Also known as an email client, the Mail User Agent is a computer application that allows receiving and sending emails. They can be webmail email services like Gmail, Outlook.com, Yahoo, etc, or they can be software applications like Thunderbird or Lotus Notes. Basically, what the human recipient user interacts with to read and respond to your email.
In our lil’ ol’ story, Jordan sends his email using Gmail, which is the sender’s MUA. The email is then delivered to Lucy’s Outlook.com mailbox, which is the recipient’s MUA.
MUAs create and send email messages, passing them on to the MSA which then transfers it along to the Mail Transfer Agent (MTA).
DKIM (DomainKeys Identified Mail)is an email security standard designed to make sure messages aren’t altered in transit between the sending and recipient servers. It uses public-key cryptography to sign email with a private key as it leaves a sending server.
Recipient servers then use a public key published to a domain’s DNS to verify the source of the message and that the body of the message hasn’t changed during transit. Once the signature is verified with the public key by the recipient server, the message passes DKIM and is considered authentic. This check can happen during any and every part of the delivery process, from various MTAs to the MUA.
However, just because DKIM passes doesn’t mean the message is above suspicion. The DKIM-Signature also assigns a “responsible party” to the message. For example, Postmark uses its own domain to sign DKIM for every outgoing message, and receivers weigh Postmark’s reputation *heavily* when filtering mail.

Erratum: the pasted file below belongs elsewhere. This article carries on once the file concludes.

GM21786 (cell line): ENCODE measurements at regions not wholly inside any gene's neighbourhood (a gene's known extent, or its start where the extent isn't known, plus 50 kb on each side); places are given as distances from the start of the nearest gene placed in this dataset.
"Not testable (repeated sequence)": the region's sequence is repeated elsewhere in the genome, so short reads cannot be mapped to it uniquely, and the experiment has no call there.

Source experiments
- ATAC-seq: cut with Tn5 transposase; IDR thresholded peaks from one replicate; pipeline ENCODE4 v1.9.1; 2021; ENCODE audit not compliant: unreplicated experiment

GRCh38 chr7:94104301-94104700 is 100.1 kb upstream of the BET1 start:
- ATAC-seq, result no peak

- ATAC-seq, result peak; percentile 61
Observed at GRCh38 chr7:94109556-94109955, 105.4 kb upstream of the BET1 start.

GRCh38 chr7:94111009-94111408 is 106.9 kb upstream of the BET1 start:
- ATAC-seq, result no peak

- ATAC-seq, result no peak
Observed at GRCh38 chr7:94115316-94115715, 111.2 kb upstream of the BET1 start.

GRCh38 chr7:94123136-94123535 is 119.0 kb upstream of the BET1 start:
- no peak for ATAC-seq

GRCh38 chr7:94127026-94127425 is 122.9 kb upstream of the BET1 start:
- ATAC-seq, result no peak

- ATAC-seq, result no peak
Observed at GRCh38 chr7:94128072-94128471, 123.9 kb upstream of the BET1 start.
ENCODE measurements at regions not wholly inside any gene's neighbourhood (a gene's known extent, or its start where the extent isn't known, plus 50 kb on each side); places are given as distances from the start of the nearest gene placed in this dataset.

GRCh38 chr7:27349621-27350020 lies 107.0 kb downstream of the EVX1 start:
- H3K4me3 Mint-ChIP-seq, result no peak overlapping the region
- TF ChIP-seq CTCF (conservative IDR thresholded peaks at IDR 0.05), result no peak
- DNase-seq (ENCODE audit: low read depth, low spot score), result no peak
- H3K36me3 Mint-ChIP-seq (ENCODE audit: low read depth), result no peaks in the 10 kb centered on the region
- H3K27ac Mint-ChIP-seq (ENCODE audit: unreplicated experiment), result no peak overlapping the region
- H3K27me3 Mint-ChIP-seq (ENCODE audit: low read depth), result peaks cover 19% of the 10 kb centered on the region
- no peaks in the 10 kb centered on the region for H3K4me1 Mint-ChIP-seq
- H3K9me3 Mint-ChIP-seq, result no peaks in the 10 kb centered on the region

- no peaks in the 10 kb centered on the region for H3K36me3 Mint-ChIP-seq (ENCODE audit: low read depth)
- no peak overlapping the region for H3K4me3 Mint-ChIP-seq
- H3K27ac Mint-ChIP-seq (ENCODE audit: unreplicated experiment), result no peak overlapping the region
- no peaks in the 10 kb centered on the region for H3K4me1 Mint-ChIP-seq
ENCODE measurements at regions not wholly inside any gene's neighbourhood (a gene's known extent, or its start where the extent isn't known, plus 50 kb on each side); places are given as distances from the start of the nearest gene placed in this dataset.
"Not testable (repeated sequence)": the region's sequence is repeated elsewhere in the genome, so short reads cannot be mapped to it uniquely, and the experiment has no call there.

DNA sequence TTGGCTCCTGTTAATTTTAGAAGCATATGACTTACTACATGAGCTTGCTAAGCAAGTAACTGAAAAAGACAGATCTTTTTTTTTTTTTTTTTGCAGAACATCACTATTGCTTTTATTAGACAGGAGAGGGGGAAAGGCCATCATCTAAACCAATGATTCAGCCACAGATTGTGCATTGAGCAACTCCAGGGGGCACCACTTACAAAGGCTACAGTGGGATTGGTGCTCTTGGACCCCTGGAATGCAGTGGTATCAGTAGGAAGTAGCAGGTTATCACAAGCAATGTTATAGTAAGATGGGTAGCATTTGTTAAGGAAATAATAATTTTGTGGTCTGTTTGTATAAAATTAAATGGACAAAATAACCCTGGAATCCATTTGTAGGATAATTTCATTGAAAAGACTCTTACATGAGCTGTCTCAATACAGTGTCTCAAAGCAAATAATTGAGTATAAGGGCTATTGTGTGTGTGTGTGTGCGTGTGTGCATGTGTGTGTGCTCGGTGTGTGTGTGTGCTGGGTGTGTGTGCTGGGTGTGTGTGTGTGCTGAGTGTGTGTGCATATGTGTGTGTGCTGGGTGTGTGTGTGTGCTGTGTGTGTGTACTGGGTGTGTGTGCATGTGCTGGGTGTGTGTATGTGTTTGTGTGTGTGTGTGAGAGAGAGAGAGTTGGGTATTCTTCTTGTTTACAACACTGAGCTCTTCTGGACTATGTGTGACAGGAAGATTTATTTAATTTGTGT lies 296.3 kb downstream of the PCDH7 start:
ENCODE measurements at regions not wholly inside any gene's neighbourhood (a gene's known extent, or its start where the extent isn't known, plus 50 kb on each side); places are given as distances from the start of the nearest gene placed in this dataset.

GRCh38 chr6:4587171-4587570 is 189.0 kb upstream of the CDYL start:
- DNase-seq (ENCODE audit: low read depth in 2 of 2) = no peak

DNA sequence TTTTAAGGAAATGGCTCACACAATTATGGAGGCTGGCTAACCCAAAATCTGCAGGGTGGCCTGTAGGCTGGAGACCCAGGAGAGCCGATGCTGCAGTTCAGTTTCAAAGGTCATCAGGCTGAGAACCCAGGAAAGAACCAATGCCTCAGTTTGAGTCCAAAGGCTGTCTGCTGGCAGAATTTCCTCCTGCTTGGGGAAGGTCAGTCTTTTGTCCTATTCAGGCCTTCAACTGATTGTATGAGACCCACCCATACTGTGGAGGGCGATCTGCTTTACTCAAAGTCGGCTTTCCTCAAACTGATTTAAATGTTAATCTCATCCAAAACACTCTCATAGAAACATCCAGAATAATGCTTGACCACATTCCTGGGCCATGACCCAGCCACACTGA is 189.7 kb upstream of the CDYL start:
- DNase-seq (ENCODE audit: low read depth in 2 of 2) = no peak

ETF has a great way of putting this:
“DKIM allows an organization to take responsibility for transmitting a message, in a way that can be verified by a recipient. The organization can be the author's, the originating sending site, an intermediary, or one of their agents. A message can contain multiple signatures, from the same or different organizations involved with the message. ... This permits verification of a responsible organization, as well as the integrity of the message contents.”
In the comic, DKIM is represented by the sealed and signed envelope of Jordan’s message. Wild Ear Hickok, the receiving MTA, sees that the message is sealed and signed by a verified, trusted sender. If only setting up DKIM was as easy as licking an envelope!